Working as an Expatriate

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Working as an Expatriate
Malta always was a very popular destination for expatriates to live and work. In the times before EU-accession, the most popular sections where international manufacturing corporations, finance and, of course, tourism.

 

Working as an ExpatriateNowadays, many European business companies have settle or established subsidiaries in Malta, most notably s in e Business and here especially in iGaming. As in any globally operating Interned-based business, iGaming demands computer-versatile people with customer-service and/or marketing background, bringing fluent English and their native language into the mix. In these realms but more and more in the classic IT-business, more and more developers, administrators and support-allrounders are needed. In fact, Malta has become a hub for any IT and information driven business, operating with international subsidiaries and partners servicing customers around the globe.

This boom has also enhanced the more classic servicing areas such as finance and business consulting. Not only because companies need to establish themselves legally but also since financial management has become a thriving business sector in Malta. In this line of work, consultants, asset managers, controllers and legal specialists find work in the many companies or consultancies.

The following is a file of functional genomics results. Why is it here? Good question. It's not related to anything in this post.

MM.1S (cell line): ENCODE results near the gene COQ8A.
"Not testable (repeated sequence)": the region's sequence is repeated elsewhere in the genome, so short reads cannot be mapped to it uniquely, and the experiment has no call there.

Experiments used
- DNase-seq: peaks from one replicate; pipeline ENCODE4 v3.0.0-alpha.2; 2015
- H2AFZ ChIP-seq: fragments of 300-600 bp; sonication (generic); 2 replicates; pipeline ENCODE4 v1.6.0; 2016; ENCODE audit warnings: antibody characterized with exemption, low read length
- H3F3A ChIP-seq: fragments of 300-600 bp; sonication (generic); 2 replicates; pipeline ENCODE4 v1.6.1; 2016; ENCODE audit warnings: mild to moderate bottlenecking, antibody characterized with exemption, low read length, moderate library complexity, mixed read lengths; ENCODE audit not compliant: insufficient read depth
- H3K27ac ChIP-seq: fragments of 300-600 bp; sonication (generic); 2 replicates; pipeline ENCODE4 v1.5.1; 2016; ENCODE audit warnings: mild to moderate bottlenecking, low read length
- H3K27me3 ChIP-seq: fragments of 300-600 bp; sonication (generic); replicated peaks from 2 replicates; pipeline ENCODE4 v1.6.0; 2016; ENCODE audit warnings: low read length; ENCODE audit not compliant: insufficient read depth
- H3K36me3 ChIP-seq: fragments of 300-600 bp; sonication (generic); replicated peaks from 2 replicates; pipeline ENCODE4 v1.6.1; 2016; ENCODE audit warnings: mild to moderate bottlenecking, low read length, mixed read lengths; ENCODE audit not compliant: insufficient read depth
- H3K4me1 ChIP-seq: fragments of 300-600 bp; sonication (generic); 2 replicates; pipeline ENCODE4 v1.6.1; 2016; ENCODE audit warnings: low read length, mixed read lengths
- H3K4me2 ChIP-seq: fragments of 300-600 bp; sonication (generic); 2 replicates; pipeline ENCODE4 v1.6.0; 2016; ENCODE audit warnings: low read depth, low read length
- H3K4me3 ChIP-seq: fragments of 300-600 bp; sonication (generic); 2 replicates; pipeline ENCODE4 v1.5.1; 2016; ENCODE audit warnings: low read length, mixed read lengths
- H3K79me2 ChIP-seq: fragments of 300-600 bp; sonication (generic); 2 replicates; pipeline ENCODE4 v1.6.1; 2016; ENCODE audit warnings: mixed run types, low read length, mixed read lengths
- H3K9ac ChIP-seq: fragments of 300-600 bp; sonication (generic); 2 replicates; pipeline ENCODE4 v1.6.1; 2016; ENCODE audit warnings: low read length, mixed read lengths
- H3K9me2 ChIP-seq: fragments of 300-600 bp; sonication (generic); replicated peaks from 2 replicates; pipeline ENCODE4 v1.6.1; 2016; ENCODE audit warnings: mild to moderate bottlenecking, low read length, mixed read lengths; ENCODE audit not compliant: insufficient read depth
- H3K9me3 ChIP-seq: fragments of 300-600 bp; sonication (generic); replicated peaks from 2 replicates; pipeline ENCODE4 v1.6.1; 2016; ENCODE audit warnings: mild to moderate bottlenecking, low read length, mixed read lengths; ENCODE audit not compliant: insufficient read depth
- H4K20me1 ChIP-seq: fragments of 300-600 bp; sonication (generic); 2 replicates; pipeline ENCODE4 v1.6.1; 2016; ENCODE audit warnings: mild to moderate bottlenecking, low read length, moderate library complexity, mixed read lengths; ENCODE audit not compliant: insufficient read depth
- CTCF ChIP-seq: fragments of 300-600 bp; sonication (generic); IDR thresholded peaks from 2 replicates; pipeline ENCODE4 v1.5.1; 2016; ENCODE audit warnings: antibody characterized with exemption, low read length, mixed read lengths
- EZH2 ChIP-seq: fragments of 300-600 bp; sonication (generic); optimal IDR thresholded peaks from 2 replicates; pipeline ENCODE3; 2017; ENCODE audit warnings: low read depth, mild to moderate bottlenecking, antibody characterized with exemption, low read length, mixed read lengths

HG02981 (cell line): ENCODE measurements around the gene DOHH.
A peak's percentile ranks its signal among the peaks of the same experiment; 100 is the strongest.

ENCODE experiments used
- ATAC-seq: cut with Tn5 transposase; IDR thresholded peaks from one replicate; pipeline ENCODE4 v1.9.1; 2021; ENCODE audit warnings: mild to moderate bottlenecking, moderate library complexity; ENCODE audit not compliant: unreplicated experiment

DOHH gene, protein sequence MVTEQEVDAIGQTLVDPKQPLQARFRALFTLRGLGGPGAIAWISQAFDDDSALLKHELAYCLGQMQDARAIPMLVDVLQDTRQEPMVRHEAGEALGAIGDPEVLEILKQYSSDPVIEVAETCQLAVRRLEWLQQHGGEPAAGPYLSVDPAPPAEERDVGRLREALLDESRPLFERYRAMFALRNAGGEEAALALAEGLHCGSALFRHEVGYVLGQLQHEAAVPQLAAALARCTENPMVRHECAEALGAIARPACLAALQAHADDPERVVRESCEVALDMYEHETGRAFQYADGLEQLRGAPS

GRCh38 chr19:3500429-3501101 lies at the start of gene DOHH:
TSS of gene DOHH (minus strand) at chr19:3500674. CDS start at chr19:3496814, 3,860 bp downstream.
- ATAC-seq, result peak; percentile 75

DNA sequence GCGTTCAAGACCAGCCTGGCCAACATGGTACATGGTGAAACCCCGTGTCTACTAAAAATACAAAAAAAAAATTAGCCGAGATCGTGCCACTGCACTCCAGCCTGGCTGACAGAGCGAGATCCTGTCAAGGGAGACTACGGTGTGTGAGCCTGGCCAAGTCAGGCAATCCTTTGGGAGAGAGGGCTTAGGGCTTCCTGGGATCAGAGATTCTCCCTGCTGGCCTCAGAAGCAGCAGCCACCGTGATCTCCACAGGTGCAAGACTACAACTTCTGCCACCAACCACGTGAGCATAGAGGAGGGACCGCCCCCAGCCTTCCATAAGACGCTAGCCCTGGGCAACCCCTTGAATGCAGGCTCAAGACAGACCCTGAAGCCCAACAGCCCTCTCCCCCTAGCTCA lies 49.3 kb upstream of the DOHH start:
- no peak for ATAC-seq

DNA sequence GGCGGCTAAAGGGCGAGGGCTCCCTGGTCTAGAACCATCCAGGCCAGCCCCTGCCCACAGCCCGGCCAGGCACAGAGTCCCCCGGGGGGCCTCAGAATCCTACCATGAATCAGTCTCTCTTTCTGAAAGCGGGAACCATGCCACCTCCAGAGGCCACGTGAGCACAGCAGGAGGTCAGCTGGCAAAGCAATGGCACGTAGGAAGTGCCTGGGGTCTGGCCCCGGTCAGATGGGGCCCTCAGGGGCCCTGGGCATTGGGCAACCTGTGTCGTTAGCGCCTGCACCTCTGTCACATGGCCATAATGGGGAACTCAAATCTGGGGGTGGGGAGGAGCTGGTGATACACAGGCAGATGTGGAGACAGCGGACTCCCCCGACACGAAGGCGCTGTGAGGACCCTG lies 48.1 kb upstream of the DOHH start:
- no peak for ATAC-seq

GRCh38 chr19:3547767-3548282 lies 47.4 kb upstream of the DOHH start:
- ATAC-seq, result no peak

Working as an ExpatriateLast but not least the tourism industry is a s healthy as ever, many international and local operators looking for agents, guides and organisers. This also effects the hospitality industry, where multi-lingual or native speakers are a wanted asset for servicing the many tourists coming to Malta.

Although expats can also apply for the lower paid clerical or handyman jobs in Malta, it has to be noted that as in all other areas the pay over here is considerably lower than in the norther countries of Europe. Also, it is still an issue that many employers, especially in the construction business are not exactly up to standards regarding proper employment administration and especially taxation and insurance. Especially in all the lower paid jobs it is vital to check your employer for proper human resource set-up standards.

Working as an ExpatriateAs anywhere, the first step is to find a job. From this point onwards things are straightforward, the employing company doing the administrative set-up which entitles an expatriate to apply for a local ID-card. Tax is usually automatically deducted and managed in employed jobs, so paperwork is minimal.

 

The opportunities are there, the best start is to learn the most important information here and start looking in the classified section as well as the many pages of professional head-hunters and job-agencies.